In that way, I like the slow burn. The PTB obviously knew very early that The Walking Dead would be renewed for a second season, and they’ve established a workable foundation from which a seriously good show could spring, with potential series-long dilemmas to tackle. My problem is that a good show should do that within the pilot, not the entire first season. What has actually happened this season, now that we’re 5/6ths of the way through it? Four things: Rick wakes from a coma, finds his family, the camp is attacked and now they’re at the CDC. Next week’s episode could go a long way toward resolving that problem, but that will probably only annoy me more: a dozen provocative storylines jammed into one hour after several episodes of almost nothing. It’s chaos! The pacing of Wildfire is off in just that way: a lovely, deliberate first half, abruptly interrupted by the crappy 90s video feed and Emmerich’s storyline. It’s messy and ineffective, and hopefully whatever wacky writer decisions Darabont makes next season will resolve the serious pacing problems of the show.
But enough about that. Wildfire has some moments of real gravity that speak to the show’s potential. Laurie Holden (Andrea) and Jeffrey DeMunn (Dale) were flawless this week. I loved the matter-of-fact way Andrea points the gun at Rick and tells him, “I know how the safety works.” With those few words, she’s telling Rick that she cannot be reasoned out of her planned goodbye to her sister, that she is in a rational place and doesn’t want to actually shoot him, but that he shouldn’t assume that she’s an idiot and he can just grab the gun away from her. And the line is a tidy callback to Guts, to boot! The exchange between Andrea and Dale is equally subtle yet weighty, and the way Dale waits to speak up about Jim after Rick rudely cuts him off proves him to be both patient and far ahead of Rick or Shane when it comes to understanding. The issue of what the survivors must do with their dead is beautifully handled, because of course both Henri (Glenn) and Devin (Daryl) are right. Eventually, the characters must learn to dispatch of their deceased loved ones as expeditiously as possible, but as Lori says this week, the survivors “haven’t had one minute to hold on to anything” of themselves as they were before the outbreak. They need a day to mourn, to process, to feel like human beings. After that they’d better start burning corpses left and right and with a quickness, but I’m glad they took that day to say goodbye to their fellow campers. Some with more pick-axeing vehemence than others (Carla, are your ears burning?).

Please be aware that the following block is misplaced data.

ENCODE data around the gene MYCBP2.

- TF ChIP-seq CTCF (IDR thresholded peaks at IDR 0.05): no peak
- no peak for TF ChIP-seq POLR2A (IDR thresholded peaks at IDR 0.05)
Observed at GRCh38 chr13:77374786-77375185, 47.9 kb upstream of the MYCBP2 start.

That’s right: Lori actually says something! Her exchanges with both Rick and Shane are actual, real conversations of substance this week. The writers sorta almost maybe gave her something to do! It’s a damn near miracle. The tension between Rick and Shane is boiling prettily, and I believe Shane only caves on the CDC argument because of Lori (and also possibly out of guilt for totally pointing a gun at his buddy’s head). I’m glad he does cave, because the door opening with light tumbling out onto our devastated little team made for one hell of an ending. It would have made for a nice pilot conclusion, frankly.
Last thoughts: Henri, I abso agree with you that the show missed a hell of an opportunity omitting the storyline of Jim’s choice to be a zombie with his zombie family. That’s compelling fiction that even that mushmouthed actor couldn’t screw up. And SRSLY, you guys, where is Merle? And why doesn’t Daryl care anymore? I almost miss our little Yosemite Sam.
You can read more from Meredith at www.dannyisnthere.com .